From the current numbers we can see that first doses peaked on June 8 at around 650,000 doses day. However, second doses were still steeply climbing then and the total of first second doses exceeded 1,000,000 doses a day on June 15. On June 29, exactly 21 days after the first dose peak, second doses peaked at about 625,000 doses. For about 5 days, second doses clearly outnumbered first doses (June 28-July 2).

After July 3, first doses pulled ahead again, as many municipalities had sent vaccination tickets to people with medical conditions or younger then 65 years. The overall total seems to have largely stabilised at 1.1-1.2 million doses a day.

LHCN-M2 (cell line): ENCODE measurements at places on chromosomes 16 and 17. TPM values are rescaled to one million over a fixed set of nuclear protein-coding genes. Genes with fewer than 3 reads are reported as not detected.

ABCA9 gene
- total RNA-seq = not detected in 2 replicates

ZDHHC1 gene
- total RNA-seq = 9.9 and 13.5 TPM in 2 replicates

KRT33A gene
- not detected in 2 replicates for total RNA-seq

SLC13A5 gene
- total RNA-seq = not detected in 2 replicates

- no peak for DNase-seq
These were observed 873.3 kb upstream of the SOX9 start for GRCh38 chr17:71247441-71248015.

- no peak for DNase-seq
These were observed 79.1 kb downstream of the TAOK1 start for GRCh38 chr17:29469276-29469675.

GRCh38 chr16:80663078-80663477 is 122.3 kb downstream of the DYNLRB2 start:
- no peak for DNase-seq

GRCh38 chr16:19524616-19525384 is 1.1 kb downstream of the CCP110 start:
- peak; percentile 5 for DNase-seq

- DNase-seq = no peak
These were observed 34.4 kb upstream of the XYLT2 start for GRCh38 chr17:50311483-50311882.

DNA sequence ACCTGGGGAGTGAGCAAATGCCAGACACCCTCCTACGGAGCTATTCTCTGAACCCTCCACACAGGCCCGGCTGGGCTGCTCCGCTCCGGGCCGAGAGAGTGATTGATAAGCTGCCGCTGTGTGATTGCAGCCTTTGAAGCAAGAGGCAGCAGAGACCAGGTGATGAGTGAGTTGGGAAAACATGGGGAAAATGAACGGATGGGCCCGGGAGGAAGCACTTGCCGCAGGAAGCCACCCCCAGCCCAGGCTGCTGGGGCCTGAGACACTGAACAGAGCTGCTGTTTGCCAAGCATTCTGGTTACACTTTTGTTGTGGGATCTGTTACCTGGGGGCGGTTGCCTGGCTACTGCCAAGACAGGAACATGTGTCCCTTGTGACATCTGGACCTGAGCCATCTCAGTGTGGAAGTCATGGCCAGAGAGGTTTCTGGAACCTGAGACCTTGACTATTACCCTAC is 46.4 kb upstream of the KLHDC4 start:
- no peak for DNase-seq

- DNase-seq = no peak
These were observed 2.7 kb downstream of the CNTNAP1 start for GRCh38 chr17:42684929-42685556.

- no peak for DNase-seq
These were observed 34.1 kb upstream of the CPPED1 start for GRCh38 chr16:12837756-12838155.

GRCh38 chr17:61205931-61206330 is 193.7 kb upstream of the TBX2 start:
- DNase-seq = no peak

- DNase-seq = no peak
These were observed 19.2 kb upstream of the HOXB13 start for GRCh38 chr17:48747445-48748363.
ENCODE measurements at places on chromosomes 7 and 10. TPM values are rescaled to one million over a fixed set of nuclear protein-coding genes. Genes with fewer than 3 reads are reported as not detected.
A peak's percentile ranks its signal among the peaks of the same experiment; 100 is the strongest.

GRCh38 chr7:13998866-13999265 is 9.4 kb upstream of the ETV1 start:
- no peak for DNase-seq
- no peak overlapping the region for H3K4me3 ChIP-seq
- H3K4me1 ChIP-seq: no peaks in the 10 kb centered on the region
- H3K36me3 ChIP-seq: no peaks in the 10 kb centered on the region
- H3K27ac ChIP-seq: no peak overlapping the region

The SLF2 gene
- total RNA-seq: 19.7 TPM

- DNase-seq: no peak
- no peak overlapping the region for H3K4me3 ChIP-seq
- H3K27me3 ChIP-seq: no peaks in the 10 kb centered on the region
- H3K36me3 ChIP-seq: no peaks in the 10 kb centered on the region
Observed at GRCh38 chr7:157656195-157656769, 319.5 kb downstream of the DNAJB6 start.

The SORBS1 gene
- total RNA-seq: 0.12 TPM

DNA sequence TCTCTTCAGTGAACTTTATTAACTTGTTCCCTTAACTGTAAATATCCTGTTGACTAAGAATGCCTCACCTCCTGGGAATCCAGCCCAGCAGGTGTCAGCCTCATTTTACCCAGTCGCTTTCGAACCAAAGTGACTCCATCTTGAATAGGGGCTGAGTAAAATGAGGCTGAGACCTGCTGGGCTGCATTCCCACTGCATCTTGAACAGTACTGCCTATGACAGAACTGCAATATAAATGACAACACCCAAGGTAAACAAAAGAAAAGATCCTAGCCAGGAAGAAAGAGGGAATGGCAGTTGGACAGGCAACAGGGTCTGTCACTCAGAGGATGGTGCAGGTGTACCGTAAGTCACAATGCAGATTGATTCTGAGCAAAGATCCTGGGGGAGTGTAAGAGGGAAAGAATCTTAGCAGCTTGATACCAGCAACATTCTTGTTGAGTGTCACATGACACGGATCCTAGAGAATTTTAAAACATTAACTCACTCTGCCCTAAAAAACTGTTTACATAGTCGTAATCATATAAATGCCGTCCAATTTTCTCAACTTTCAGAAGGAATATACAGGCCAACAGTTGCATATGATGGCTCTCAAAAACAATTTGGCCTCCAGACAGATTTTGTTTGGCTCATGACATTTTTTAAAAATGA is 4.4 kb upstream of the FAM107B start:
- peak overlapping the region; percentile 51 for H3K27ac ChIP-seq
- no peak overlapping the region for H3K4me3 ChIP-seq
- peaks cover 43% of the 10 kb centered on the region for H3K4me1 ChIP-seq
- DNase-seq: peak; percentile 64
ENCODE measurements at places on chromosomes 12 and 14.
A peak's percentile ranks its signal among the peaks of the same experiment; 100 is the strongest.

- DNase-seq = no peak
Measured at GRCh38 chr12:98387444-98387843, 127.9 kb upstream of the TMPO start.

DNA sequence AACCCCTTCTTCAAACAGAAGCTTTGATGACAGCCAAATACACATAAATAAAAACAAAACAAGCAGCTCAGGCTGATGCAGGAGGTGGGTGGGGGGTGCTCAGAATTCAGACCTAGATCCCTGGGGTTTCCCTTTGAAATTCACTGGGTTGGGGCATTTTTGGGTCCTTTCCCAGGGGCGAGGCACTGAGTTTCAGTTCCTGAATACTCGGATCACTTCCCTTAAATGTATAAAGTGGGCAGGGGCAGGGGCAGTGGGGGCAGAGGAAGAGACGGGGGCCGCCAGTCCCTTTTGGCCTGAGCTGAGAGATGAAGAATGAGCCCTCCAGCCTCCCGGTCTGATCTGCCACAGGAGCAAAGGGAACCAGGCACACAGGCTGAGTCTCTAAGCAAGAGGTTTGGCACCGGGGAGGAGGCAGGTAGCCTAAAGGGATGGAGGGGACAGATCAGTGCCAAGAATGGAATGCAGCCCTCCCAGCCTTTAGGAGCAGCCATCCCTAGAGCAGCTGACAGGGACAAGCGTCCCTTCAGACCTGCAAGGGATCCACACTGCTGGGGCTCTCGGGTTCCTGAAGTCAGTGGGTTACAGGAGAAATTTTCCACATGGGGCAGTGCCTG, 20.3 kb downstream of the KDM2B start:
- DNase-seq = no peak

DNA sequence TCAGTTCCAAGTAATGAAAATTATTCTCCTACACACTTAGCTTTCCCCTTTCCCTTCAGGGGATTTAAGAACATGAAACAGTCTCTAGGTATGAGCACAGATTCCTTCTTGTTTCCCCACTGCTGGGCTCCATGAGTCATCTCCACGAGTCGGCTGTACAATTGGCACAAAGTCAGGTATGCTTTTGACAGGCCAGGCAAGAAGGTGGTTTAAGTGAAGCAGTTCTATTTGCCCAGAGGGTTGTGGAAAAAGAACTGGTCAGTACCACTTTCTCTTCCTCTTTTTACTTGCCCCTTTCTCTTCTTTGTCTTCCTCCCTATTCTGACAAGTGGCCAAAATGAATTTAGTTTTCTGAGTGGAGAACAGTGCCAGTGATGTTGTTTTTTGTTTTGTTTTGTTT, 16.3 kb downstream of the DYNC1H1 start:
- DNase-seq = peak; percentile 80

During July, August and September, the government will distribute a basic allocation of 8,000 boxes (9.36 million doses) every two weeks plus an “adjustment” of 2,000 boxes (2.34 million doses) that will go to municipalities with the best progress in using their allocated doses. This is pushing municipalities to update data on VRS more quickly, as this will be the metric used by the government to allocate the “adjustment” doses. The basic allocation is based on the number of residents age 12-64 in each municipality (the amounts for age 65 and above have already been fully distributed).

One potential problem with this is the fact that some local clinics have been vaccinating people who did not have a vaccination ticket with bar code yet, making this portion of the vaccination total hard to track. The doses have been allocated to the municipalities but may appear unused in VRS.